Sunday, May 13, 2012

Pure Land

One more post before going to bed and embarking on a week of gatherings and partings in Boston.

I've been meaning to share an excerpt from Living Buddha, Living Christ by Thich Nhat Hanh. His depiction of the Pure Land resonates uncannily with my experience of initial formation in general, and it describes my hopes for life in the novitiate in the particular.

Is Francis of Assisi a bodhisattva, and is Santa Ynez, Calif., a Pure Land? Let others judge:

I became a monk at the age of sixteen in the tradition of Zen, but we also practiced Pure Land Buddhism in our temple. Pure Land Buddhism, which is very popular throughout East Asia, teaches people that if they practice well now, they will be reborn in the Western Paradise of the Buddha Amida, the Land of Wondrous Joy of the Buddha Aksobhya, or the Heaven of Gratitude of the Buddha Maitreya. A Pure Land is a land, perhaps in space and time, perhaps in our consciousness, where violence, hatred, craving, and discrimination have been reduced to a minimum because many people are practicing understanding and loving-kindness under the guidance of a Buddha and several bodhisattvas. Every practitioner of Buddha's way is, sooner or later, motivated by the desire to set up a Pure Land where he or she and share his or her joy, happiness, and practice with others. I myself have tried several times to set up a small Pure Land to share the practice of joy and peace with friends and students. In Vietnam it was Phuong Boi in the central highlands, and in France it is our Plum Village practice center. An ashram, such as the Community of the Arch in France, is also a Pure Land. A Great Enlightened Being should be able to establish a great Pure Land. Others of us make the effort to begin a mini-Pure Land. This is only a natural tendency to share happiness.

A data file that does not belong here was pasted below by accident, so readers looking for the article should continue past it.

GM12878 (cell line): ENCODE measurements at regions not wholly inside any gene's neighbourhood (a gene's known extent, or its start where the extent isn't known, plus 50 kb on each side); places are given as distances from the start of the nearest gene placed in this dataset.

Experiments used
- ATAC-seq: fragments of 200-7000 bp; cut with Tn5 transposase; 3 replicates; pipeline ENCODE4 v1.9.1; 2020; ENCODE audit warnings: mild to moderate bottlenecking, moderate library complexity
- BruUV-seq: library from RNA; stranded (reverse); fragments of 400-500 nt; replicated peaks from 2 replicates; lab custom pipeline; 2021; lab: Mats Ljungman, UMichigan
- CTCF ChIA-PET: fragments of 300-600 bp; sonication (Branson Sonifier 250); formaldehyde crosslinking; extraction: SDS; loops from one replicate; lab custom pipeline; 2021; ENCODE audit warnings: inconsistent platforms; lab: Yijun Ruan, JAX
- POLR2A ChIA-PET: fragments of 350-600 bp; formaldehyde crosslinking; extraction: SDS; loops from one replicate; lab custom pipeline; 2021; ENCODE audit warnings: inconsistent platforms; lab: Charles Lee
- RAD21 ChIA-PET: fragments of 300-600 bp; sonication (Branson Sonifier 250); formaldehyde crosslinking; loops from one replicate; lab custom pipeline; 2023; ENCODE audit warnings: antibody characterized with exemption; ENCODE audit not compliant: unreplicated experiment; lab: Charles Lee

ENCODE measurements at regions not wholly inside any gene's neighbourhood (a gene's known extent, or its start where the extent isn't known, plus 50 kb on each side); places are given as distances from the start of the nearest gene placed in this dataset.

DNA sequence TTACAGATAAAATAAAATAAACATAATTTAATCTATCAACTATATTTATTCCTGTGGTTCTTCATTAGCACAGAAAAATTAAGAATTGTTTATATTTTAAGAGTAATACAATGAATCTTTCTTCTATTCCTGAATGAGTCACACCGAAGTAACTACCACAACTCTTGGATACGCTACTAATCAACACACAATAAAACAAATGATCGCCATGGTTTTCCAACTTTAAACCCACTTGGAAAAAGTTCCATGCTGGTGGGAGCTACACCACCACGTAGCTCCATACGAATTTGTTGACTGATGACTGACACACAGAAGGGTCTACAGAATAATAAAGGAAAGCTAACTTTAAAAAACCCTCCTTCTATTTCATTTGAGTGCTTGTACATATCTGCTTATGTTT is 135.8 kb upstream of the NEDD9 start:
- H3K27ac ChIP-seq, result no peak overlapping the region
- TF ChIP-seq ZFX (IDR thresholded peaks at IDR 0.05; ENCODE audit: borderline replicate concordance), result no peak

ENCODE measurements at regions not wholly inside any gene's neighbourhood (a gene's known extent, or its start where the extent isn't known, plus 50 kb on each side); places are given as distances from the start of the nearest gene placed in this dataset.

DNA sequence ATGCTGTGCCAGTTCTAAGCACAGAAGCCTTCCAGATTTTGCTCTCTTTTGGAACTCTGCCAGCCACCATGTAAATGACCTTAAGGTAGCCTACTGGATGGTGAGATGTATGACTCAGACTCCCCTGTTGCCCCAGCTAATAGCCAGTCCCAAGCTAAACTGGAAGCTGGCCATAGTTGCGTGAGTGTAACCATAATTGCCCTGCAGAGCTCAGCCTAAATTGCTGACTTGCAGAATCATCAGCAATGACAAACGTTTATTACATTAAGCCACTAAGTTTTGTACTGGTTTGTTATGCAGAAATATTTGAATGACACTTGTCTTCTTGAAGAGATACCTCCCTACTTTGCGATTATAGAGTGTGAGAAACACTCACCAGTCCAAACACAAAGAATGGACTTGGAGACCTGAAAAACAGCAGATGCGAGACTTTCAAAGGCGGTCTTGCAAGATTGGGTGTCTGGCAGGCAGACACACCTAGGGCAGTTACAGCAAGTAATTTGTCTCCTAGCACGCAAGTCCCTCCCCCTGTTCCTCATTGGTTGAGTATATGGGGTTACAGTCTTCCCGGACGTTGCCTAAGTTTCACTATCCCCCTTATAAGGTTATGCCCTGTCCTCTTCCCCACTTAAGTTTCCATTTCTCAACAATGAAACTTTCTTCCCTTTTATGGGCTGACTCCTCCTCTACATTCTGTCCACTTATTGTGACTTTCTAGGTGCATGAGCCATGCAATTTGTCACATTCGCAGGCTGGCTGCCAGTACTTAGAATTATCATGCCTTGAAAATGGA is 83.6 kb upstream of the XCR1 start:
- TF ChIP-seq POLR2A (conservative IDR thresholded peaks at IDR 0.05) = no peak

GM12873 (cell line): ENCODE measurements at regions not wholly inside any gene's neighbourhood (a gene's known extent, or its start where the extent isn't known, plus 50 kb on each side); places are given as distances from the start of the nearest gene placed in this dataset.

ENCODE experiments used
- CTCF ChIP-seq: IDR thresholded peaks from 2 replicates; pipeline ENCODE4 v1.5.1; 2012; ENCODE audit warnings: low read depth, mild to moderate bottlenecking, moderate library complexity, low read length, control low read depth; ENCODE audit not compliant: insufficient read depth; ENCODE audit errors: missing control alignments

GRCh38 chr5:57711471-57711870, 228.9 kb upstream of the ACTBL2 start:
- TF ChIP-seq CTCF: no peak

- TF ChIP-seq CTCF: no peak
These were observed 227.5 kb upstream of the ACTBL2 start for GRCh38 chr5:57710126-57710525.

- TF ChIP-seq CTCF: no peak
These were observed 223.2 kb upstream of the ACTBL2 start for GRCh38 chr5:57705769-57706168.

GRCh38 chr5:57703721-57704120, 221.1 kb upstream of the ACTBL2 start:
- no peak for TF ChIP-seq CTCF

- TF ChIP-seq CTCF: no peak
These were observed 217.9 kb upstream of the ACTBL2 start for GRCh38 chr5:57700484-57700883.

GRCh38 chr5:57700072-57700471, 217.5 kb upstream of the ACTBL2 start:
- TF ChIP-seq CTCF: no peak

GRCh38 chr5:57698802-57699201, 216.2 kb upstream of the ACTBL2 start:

A Pure Land is an ideal place for you to go to practice until you get fully enlightened. Many people in Asia practice recollection of the Buddha (Buddhanusmrti), reflecting on the qualities of the Buddha -- visualizing him or invoking his name -- in order to be reborn in his Pure Land. During the time of practice, they dwell in a kind of refuge in that Buddha. They are close to him, and they also water the seed of Buddhahood in themselves. But Pure Lands are impermanent. In Christianity, the Kingdom of God is where you will go for eternity. But in Buddhism, the pure land is a kind of university where you practice with a teacher for a while, graduate, and then come back here to continue. Eventually, you discover that the Pure Land is in your own heart, that you do not need to go to a faraway place. You can set up your own mini-Pure Land, a Sangha of practice, right here, right now. But many people need to go away before they realize they do not have to go anywhere.

No comments:

Post a Comment